SKYCHILD by Suzanne Morris

SKYCHILD

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KIRKUS REVIEW

A hard-working, if too simplistic, approach to a complex situation: how the terror-pitted mind of an autistic child sees--and affects--the surrounding world of unhappy adults. Forrest Maguire and wife Monica are predictably devastated by the knowledge that their small son Ian is autistic. But while cold Forrest, himself once an unloved child, can't accept failure, Monica is tortured by guilt: was Ian's condition caused by the raging fever which Monica neglected during pregnancy (because she was absorbed in her painting career)? So it is Monica--miserable in marriage, questioning ""roles""--who seeks out specialists, schools, and testing centers, hoping Ian (mute, unresponsive, often violent) will break through his shell of isolation. But, as Morris makes clear through sections written from Ian's viewpoint, the child's four-year-old universe has been all too firmly shaped by the fever and birth trauma: he is driven by the impulse to return to the warm, secure womb; he sees the sun and moon in the sky as his real home, ""balls"" which seem tantalizingly near; his mind burrows through hypotheses, evolving patterns, and ""tests"" for safety, holding to the sky with his ever-present mirror. Still, when Monica begins traveling on weekends to an old family vacation spot on Galveston Bay, Ian responds there to the patient attention of Buzz Wellman--son of old family friends. And Monica responds too, in an affair with sympathetically loving Buzz (whose frail wife Peggy gives birth to baby Bert). Then, however, a terrible act by Ian results in the baby's death: everyone is shaken into honest confrontations. And finally Monica, reunited with her mother (whom she has scorned for years) and divorced, lives for her art and for Ian, who still might one day reach out. Weakened by pale characterizations and by Morris' over-elaborate, often-unconvincing evocation of the autistic mind, this is nonetheless an earnest and respectable treatment of a difficult subject. . . and quite a departure for the light-entertainment author of Galveston and Keeping Secrets.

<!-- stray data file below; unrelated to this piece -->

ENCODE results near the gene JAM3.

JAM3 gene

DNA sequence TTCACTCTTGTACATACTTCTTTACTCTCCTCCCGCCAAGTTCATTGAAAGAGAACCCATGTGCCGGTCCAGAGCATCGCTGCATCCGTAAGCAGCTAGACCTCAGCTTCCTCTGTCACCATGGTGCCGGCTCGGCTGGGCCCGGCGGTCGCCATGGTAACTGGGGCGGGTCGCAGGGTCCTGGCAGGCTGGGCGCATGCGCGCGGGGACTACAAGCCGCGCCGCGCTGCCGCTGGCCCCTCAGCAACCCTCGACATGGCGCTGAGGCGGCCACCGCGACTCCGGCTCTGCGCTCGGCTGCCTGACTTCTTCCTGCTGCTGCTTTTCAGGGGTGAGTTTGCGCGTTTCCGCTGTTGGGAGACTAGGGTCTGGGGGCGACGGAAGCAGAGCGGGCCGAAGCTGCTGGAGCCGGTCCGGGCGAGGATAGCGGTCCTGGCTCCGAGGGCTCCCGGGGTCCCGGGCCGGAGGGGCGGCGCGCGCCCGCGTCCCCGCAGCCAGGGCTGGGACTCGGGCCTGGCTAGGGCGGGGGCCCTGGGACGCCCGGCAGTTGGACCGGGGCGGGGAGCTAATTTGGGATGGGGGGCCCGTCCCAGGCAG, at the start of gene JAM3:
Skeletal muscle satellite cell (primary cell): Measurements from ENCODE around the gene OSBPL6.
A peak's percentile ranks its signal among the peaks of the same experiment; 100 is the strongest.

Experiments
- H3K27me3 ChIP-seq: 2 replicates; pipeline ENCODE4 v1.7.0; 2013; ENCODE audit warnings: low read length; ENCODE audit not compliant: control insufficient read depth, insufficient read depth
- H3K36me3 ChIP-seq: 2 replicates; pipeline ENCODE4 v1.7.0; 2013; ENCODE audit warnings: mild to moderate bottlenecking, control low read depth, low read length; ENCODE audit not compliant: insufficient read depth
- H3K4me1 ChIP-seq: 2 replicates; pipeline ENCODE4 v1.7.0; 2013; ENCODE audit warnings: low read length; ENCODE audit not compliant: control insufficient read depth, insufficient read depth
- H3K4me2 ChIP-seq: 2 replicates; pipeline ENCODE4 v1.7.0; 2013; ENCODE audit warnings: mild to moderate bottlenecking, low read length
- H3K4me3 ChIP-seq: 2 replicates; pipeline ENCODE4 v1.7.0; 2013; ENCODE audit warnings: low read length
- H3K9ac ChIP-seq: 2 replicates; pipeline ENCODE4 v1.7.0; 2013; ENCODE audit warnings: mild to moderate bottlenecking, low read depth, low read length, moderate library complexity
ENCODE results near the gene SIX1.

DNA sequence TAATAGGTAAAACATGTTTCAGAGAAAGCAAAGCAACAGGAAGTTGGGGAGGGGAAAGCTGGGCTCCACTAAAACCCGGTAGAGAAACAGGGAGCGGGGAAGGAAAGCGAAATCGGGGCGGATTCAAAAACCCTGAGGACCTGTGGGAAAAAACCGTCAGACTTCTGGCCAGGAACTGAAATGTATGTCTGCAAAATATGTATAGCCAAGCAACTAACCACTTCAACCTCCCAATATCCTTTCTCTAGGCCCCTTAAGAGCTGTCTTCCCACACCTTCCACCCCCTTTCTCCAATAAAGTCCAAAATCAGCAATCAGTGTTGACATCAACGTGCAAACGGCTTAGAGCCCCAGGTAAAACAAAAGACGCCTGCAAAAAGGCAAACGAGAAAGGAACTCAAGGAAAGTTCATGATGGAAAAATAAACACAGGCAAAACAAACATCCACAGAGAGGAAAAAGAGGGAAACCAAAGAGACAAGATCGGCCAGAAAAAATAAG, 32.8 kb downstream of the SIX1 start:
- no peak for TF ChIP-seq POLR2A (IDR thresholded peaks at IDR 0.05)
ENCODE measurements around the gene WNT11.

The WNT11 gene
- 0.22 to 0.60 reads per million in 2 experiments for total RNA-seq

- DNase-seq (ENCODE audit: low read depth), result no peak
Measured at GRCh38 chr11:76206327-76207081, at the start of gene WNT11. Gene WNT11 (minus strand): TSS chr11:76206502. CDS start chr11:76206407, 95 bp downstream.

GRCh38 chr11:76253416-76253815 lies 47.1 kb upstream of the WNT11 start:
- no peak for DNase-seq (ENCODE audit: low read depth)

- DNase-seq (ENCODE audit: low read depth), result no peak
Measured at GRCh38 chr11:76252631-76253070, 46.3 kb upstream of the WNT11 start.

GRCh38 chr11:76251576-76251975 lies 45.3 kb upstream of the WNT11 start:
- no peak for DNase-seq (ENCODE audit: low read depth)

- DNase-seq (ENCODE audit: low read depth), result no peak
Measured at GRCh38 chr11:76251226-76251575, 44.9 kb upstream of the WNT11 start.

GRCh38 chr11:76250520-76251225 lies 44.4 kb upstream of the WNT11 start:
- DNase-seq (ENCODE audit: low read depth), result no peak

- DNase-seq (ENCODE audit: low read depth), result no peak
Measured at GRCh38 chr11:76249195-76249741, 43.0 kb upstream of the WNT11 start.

Pub Date: Aug. 7th, 1981
ISBN: 0595093752
Publisher: Doubleday